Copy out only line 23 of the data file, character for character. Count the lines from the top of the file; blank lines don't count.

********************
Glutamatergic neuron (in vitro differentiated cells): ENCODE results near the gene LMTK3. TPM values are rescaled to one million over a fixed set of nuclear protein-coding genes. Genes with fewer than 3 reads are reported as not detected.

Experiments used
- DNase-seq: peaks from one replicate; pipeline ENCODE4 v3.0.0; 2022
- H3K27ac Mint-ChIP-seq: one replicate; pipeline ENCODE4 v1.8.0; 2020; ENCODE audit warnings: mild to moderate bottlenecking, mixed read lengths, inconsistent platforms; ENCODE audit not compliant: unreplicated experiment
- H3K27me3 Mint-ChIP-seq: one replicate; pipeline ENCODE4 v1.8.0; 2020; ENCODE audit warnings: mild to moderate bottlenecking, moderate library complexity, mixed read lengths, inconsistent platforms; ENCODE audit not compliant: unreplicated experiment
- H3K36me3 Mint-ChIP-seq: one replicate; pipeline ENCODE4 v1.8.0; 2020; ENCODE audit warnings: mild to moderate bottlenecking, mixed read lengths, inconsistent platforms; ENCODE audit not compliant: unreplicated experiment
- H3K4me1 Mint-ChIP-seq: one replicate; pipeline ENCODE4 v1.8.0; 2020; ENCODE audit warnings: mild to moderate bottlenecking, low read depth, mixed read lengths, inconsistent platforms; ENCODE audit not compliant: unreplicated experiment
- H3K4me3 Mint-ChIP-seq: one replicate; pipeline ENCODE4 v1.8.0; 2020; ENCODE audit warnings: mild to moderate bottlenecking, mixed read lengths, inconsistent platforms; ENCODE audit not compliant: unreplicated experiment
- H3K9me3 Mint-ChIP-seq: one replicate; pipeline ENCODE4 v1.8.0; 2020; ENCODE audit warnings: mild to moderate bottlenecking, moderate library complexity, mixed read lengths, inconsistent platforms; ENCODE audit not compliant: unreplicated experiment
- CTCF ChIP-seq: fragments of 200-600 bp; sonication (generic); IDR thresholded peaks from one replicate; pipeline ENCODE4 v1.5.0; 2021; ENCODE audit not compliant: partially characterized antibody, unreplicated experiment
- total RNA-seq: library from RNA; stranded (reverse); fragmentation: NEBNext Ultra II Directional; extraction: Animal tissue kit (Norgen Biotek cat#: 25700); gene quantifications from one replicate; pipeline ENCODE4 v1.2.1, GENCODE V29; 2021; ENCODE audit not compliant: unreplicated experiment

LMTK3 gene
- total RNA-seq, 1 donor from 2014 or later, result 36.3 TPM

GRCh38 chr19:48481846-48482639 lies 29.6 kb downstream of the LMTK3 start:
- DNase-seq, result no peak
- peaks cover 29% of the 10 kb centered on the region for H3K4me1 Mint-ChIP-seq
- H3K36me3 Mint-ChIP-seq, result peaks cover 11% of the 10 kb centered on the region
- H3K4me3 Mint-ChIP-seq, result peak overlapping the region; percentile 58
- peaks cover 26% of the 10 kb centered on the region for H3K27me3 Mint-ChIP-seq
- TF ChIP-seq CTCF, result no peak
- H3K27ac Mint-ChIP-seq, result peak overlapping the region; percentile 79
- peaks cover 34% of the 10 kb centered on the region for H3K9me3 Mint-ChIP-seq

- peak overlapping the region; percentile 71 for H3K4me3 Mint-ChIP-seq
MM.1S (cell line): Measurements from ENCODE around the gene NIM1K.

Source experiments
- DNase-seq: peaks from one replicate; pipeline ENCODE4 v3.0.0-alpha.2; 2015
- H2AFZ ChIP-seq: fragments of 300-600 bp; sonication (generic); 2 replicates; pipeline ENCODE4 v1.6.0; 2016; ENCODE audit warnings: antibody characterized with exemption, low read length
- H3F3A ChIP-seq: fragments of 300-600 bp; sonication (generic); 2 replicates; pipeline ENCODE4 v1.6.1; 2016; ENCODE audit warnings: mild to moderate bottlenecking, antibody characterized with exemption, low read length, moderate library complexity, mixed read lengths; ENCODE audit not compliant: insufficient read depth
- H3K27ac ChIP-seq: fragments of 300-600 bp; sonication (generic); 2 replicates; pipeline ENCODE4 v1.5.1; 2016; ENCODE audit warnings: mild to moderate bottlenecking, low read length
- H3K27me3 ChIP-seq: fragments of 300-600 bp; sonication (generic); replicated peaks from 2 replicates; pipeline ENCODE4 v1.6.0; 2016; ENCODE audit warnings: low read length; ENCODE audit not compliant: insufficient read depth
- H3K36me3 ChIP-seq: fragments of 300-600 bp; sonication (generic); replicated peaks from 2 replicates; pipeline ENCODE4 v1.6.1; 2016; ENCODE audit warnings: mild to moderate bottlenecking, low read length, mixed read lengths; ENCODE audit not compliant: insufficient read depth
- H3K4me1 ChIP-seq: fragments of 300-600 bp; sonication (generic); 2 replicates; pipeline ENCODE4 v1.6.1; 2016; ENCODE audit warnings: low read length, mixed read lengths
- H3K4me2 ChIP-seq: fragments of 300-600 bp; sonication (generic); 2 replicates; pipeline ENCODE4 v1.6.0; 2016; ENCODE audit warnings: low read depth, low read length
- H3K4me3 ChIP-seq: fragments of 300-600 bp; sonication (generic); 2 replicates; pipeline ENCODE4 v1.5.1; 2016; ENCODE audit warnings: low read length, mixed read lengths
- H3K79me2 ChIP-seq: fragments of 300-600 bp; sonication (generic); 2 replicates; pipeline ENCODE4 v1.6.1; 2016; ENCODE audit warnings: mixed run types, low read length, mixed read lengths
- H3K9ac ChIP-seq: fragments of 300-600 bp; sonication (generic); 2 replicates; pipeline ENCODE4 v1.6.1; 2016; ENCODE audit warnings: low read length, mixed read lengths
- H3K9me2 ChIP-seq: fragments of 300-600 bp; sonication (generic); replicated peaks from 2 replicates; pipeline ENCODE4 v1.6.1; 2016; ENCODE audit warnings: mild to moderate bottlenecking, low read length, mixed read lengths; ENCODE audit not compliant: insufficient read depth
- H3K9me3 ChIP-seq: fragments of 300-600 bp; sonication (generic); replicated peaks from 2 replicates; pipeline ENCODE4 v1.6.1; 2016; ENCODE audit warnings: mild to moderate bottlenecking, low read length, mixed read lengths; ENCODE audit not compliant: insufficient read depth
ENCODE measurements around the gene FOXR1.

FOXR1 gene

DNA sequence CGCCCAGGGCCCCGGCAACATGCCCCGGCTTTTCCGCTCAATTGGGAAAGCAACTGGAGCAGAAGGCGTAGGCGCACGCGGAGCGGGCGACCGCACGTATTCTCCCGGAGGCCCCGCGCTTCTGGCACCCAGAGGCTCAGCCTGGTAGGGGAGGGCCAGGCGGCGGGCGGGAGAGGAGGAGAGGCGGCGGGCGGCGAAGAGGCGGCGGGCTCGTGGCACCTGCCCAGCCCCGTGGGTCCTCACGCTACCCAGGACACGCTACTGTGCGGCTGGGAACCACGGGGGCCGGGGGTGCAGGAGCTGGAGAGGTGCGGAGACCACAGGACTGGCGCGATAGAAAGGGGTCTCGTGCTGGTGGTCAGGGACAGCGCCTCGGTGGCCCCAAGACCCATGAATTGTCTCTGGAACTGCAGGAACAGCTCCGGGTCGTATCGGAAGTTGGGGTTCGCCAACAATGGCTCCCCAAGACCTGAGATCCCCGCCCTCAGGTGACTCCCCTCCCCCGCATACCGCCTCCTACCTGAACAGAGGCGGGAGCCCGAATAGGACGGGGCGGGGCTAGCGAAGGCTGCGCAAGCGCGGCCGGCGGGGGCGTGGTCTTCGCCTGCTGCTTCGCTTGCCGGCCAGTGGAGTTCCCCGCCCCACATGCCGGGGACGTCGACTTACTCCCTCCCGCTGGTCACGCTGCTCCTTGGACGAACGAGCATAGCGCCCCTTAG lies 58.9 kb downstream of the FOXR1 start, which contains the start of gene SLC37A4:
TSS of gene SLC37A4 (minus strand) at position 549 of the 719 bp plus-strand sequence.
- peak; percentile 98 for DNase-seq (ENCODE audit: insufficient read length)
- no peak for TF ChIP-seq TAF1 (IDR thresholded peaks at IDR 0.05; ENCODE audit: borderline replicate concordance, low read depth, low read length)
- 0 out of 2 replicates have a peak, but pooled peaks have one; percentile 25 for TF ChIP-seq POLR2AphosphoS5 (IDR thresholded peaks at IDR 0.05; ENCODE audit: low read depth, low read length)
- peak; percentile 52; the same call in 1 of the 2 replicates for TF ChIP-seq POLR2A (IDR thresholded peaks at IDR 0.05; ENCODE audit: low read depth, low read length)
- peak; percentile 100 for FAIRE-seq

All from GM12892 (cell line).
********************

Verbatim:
- peak overlapping the region; percentile 71 for H3K4me3 Mint-ChIP-seq